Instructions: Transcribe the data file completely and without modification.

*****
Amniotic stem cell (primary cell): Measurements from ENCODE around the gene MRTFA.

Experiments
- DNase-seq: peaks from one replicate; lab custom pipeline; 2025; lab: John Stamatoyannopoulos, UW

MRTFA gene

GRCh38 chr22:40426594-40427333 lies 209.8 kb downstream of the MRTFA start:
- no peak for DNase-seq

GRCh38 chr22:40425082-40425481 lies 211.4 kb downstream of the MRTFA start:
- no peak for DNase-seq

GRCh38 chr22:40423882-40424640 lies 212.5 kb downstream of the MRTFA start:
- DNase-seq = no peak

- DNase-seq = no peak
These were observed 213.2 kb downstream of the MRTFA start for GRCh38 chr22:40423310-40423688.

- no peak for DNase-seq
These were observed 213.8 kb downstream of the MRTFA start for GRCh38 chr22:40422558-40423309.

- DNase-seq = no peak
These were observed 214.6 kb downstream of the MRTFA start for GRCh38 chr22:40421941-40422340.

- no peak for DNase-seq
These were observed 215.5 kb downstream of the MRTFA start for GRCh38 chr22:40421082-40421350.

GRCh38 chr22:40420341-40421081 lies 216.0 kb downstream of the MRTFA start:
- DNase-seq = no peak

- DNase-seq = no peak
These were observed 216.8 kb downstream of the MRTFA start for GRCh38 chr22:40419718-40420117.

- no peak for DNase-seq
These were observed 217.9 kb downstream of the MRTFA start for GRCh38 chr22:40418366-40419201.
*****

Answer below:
Amniotic stem cell (primary cell): Measurements from ENCODE around the gene MRTFA.

Experiments
- DNase-seq: peaks from one replicate; lab custom pipeline; 2025; lab: John Stamatoyannopoulos, UW

MRTFA gene

GRCh38 chr22:40426594-40427333 lies 209.8 kb downstream of the MRTFA start:
- no peak for DNase-seq

GRCh38 chr22:40425082-40425481 lies 211.4 kb downstream of the MRTFA start:
- no peak for DNase-seq

GRCh38 chr22:40423882-40424640 lies 212.5 kb downstream of the MRTFA start:
- DNase-seq = no peak

- DNase-seq = no peak
These were observed 213.2 kb downstream of the MRTFA start for GRCh38 chr22:40423310-40423688.

- no peak for DNase-seq
These were observed 213.8 kb downstream of the MRTFA start for GRCh38 chr22:40422558-40423309.

- DNase-seq = no peak
These were observed 214.6 kb downstream of the MRTFA start for GRCh38 chr22:40421941-40422340.

- no peak for DNase-seq
These were observed 215.5 kb downstream of the MRTFA start for GRCh38 chr22:40421082-40421350.

GRCh38 chr22:40420341-40421081 lies 216.0 kb downstream of the MRTFA start:
- DNase-seq = no peak

- DNase-seq = no peak
These were observed 216.8 kb downstream of the MRTFA start for GRCh38 chr22:40419718-40420117.

- no peak for DNase-seq
These were observed 217.9 kb downstream of the MRTFA start for GRCh38 chr22:40418366-40419201.